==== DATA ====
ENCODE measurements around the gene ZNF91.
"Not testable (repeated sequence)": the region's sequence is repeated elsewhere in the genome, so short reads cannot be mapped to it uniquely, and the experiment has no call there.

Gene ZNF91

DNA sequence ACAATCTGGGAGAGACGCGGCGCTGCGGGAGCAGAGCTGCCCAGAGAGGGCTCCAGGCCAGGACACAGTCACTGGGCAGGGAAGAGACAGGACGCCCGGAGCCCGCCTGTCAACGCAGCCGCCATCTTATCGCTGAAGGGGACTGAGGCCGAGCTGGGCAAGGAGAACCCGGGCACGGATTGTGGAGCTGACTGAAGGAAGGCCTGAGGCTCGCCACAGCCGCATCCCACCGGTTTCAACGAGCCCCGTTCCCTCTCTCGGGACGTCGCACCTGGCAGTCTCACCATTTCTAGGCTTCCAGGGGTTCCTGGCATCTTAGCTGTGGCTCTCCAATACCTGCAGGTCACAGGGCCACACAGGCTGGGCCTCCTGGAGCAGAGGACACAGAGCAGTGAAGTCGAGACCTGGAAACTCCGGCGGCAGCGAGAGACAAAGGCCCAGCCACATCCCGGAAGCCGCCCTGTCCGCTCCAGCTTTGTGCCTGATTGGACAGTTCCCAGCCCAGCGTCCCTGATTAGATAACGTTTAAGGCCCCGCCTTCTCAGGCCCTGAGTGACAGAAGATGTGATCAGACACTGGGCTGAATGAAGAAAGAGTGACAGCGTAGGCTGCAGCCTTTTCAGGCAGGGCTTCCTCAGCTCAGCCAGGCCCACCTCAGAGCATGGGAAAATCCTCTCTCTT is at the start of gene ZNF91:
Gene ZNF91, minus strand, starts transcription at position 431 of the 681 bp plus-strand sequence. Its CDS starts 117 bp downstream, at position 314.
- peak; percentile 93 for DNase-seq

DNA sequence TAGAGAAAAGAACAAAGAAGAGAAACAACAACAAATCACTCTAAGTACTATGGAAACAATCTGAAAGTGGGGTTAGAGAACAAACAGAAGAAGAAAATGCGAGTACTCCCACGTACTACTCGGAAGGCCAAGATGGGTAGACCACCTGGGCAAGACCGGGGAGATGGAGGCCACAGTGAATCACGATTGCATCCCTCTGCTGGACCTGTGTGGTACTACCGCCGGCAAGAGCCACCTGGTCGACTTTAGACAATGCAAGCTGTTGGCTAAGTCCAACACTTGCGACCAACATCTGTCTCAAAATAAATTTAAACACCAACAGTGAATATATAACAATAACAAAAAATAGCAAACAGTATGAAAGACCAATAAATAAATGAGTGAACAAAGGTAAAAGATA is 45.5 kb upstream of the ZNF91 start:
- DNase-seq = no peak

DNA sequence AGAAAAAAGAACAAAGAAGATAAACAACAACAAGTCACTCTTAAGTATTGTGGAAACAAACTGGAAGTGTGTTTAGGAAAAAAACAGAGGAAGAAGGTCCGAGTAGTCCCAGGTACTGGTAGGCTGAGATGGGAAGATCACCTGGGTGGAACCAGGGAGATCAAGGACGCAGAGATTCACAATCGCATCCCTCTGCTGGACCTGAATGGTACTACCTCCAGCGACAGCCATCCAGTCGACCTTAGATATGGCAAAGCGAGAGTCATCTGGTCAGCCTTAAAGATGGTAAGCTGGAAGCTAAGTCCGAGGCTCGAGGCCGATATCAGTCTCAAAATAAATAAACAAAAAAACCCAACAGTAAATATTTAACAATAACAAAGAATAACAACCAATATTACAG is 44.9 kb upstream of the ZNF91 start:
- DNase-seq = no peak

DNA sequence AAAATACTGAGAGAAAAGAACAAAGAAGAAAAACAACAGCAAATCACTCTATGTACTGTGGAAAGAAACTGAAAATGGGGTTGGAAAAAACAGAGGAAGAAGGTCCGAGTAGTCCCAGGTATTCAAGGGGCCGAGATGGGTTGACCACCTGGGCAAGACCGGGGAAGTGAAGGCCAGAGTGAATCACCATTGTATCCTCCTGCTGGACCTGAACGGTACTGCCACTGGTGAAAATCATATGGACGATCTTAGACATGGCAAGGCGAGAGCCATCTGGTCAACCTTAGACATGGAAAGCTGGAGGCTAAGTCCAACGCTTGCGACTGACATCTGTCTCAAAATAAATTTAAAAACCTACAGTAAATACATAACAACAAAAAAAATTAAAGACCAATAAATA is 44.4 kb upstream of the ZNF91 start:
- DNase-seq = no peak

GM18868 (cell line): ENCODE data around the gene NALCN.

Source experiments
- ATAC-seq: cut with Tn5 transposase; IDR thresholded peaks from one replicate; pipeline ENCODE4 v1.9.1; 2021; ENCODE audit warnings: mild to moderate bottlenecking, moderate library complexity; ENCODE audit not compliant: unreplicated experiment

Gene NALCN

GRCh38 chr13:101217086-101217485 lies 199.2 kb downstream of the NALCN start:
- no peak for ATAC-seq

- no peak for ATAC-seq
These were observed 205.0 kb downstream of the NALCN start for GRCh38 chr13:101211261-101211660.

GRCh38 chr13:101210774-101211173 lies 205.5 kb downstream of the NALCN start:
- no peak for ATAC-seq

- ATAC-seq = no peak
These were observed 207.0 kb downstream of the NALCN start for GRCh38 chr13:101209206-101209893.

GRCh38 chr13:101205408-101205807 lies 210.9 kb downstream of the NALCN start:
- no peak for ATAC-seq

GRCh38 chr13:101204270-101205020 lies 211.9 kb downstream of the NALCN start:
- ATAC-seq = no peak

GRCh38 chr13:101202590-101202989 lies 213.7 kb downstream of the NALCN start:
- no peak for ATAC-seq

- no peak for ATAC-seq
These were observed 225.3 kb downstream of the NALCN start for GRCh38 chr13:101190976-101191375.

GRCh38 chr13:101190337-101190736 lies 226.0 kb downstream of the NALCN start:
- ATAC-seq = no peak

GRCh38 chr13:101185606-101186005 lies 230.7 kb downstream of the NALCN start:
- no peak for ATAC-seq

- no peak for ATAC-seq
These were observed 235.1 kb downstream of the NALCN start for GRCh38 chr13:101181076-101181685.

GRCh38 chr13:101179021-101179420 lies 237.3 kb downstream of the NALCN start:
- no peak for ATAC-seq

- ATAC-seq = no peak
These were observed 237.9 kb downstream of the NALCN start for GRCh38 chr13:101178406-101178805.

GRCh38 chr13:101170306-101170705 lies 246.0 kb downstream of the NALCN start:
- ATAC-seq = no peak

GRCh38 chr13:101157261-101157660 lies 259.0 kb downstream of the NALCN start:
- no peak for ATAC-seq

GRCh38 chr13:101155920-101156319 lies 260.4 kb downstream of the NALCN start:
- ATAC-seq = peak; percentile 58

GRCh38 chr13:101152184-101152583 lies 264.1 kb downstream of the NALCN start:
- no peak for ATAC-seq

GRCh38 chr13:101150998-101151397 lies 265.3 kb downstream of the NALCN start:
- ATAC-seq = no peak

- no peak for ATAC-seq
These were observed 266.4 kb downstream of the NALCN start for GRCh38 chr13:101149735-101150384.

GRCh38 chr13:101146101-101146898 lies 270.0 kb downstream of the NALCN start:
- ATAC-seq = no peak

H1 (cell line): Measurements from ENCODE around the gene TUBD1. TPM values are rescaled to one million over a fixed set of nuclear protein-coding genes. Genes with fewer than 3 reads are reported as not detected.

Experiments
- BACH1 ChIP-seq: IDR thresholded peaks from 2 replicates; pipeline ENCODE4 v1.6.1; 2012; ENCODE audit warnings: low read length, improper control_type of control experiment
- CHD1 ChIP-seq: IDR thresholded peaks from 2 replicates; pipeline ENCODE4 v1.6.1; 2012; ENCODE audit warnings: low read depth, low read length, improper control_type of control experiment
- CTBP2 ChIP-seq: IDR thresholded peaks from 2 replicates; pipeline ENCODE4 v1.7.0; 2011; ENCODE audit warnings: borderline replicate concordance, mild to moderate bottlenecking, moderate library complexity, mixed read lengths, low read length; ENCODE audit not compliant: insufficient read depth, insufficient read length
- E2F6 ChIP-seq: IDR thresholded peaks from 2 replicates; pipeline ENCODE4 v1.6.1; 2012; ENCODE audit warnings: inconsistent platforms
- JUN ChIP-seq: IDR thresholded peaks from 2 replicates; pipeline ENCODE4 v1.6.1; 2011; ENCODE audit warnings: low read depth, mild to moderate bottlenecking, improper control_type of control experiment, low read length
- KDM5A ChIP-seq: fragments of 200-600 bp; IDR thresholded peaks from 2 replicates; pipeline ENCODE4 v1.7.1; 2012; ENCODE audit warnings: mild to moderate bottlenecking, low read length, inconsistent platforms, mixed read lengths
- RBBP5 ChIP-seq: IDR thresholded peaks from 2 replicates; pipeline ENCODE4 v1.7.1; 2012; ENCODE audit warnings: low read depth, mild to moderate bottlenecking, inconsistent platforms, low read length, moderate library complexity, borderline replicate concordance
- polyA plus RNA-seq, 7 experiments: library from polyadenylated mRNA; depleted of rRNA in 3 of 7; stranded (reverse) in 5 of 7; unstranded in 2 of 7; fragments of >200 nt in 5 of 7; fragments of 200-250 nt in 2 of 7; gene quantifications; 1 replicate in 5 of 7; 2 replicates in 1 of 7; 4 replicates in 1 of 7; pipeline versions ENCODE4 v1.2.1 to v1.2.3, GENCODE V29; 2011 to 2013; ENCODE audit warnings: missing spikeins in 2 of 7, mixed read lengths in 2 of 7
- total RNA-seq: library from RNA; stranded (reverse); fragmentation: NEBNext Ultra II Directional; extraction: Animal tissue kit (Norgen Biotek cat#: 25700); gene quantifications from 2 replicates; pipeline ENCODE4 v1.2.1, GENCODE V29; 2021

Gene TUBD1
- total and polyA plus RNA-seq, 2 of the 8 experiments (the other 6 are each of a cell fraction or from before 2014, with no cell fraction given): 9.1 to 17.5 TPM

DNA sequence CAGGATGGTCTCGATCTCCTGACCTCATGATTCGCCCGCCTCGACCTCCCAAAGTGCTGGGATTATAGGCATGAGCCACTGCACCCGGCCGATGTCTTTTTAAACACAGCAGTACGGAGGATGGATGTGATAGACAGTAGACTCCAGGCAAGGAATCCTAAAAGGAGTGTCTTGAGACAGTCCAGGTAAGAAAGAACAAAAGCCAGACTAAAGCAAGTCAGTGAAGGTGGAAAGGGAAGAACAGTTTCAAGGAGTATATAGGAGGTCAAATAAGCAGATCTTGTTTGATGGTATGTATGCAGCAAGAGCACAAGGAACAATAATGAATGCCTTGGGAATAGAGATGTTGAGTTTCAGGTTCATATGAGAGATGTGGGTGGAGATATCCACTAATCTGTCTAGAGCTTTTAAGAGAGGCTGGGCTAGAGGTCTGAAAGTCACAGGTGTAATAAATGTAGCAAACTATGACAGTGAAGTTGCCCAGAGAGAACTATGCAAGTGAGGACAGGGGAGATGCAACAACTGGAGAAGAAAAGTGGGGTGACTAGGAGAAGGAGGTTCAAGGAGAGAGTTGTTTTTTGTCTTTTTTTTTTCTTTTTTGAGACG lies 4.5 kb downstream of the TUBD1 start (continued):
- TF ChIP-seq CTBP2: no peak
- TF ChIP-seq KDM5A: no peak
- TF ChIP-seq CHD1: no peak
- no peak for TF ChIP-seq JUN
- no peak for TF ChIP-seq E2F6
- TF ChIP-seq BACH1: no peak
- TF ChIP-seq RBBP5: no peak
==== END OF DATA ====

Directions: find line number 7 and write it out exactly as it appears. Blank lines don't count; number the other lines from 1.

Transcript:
DNA sequence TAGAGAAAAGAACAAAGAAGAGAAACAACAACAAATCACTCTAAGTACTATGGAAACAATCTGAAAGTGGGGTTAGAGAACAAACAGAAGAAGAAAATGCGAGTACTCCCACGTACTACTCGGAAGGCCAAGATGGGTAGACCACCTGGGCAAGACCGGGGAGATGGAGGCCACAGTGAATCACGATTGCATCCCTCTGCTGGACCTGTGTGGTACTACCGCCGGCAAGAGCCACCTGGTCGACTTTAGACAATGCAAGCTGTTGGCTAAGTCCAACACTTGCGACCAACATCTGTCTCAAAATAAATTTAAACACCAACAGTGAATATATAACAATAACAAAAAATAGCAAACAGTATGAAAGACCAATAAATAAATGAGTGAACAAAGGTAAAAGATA is 45.5 kb upstream of the ZNF91 start: